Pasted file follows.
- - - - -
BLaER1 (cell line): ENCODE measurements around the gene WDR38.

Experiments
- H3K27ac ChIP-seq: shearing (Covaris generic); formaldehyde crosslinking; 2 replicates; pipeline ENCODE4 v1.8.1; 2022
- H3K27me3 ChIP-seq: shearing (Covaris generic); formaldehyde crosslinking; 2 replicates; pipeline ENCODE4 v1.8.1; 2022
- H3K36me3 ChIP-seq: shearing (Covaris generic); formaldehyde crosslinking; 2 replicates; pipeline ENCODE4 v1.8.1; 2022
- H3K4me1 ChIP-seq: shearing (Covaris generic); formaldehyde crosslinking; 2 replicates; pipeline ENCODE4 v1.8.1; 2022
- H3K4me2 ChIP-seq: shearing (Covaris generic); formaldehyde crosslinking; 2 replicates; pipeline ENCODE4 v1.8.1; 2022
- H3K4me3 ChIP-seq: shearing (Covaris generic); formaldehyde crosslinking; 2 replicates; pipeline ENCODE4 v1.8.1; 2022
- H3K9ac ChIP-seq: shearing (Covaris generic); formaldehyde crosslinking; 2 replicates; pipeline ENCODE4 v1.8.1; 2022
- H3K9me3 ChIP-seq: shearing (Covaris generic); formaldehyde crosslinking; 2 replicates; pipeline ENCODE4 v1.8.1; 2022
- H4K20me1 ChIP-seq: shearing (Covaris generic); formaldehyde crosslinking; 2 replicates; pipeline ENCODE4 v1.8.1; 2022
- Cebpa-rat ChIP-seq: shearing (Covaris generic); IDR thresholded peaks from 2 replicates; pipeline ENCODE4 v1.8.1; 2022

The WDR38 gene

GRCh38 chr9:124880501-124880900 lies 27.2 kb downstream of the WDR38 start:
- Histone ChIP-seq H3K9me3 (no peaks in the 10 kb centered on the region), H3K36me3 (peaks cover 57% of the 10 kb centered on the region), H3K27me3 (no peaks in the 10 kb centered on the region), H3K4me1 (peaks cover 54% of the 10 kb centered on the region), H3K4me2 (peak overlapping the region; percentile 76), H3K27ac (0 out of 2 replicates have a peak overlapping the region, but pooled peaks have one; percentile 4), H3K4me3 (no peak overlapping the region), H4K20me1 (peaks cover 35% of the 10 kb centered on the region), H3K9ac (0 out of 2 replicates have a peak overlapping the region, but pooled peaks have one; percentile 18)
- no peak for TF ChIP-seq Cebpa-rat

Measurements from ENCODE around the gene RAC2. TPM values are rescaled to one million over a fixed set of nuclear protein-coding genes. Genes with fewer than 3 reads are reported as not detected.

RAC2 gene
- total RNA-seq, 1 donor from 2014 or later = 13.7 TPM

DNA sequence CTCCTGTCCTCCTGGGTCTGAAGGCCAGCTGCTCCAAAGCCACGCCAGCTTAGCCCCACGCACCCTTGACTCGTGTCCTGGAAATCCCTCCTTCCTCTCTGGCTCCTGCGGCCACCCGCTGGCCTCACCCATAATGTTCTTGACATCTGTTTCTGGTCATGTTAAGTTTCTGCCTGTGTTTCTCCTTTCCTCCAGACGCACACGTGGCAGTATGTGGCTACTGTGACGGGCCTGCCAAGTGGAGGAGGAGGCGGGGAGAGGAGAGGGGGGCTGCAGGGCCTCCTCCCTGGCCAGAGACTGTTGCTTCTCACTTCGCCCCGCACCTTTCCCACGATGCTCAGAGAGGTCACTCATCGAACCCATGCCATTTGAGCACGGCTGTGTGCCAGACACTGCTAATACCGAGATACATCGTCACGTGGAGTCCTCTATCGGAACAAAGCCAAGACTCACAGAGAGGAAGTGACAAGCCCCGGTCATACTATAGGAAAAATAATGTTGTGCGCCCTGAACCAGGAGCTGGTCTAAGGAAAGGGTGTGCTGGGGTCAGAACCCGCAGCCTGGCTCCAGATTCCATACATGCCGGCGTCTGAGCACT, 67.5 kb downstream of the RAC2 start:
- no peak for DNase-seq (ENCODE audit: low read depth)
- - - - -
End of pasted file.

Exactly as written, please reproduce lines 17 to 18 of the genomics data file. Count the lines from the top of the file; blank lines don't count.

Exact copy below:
Measurements from ENCODE around the gene RAC2. TPM values are rescaled to one million over a fixed set of nuclear protein-coding genes. Genes with fewer than 3 reads are reported as not detected.

RAC2 gene